What Archbishop Romero's Beatification Means For El Salvador Today

Maria del Pilar Perdomo holds up a framed portrait of the slain Archbishop of San Salvador, Oscar Arnulfo Romero, during a procession on March 24 to mark the 35th anniversary of his assassination in San Salvador, El Salvador. Romero was killed in 1980 while offering Mass. Romero will be beatified on Saturday.
Salvador Melendez AP

Originally published on Sat May 23, 2015 8:49 am

Hundreds of thousands of people are expected to fill the streets of the capital of El Salvador on Saturday to celebrate as one of Latin America's most revered and controversial religious figures is beatified — the last official step before sainthood.

They will gather to pay tribute to former Archbishop Oscar Romero, a beloved priest and staunch defender of the poor, who was murdered while celebrating Mass in 1980.

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Around the Nation
2:35 pm
Thu May 21, 2015

One Family Revitalizes A Small Town With, Yes, Quilts

Alan Doan likes the fact that Missouri Star Quilt Co. is following in the footsteps of fellow Hamilton native J.C. Penney, but Doan's never been into an actual J.C. Penney store.
Frank Morris KCUR

Originally published on Tue May 26, 2015 1:30 pm

Just a few years ago, downtown Hamilton, Mo., looked a lot like a thousand other forgotten, rural towns. Abandoned, forlorn buildings marred the main drag.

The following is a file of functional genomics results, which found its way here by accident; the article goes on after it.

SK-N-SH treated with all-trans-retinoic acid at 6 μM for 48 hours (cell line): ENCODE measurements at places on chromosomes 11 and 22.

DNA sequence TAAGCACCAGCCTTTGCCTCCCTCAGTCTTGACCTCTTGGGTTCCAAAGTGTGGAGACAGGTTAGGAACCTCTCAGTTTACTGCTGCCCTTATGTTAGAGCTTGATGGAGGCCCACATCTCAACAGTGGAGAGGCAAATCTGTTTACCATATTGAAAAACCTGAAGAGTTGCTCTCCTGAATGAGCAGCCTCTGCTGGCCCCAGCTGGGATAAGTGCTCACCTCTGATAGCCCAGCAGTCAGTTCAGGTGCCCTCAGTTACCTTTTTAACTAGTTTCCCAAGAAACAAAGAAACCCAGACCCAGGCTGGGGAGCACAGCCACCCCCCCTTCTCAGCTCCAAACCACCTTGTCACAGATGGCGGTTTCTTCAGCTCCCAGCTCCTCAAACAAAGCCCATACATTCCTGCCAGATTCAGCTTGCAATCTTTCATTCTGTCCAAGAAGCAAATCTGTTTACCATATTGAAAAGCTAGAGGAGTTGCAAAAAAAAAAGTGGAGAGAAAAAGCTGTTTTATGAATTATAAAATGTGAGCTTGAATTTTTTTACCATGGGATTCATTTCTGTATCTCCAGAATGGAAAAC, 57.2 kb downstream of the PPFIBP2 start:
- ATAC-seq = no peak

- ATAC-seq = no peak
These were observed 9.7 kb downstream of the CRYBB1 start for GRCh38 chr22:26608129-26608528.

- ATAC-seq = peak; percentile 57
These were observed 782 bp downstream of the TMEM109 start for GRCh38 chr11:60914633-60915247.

But in recent years, an explosively fast-growing startup business in rural north western Missouri has shaken up a staid industry, producing a YouTube star and revitalizing a town with a proud retail history.

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Law
2:35 pm
Thu May 21, 2015

'Be Guardians, Not Warriors': Training A New Generation Of Police

Originally published on Thu May 21, 2015 4:07 pm

Copyright 2015 NPR. To see more, visit http://www.npr.org/.

Transcript

AUDIE CORNISH, HOST:

From NPR News, this is ALL THINGS CONSIDERED. I'm Audie Cornish.

ROBERT SIEGEL, HOST:

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National Security
2:35 pm
Thu May 21, 2015

Bulk Collection Debate Highlights Need To Revise Patriot Act

Originally published on Thu May 21, 2015 4:07 pm

Copyright 2015 NPR. To see more, visit http://www.npr.org/.

Transcript

AUDIE CORNISH, HOST:

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Parallels
4:17 pm
Wed May 20, 2015

For Israel, Soccer Becomes A Geopolitical Football

FIFA President Sepp Blatter kicks a ball during the inauguration of a football stadium in the village of Dura al-Qari near the West Bank city of Ramallah on Wednesday. Blatter said he is on a "mission of peace" to resolve tensions between the Israeli and Palestinian soccer federations.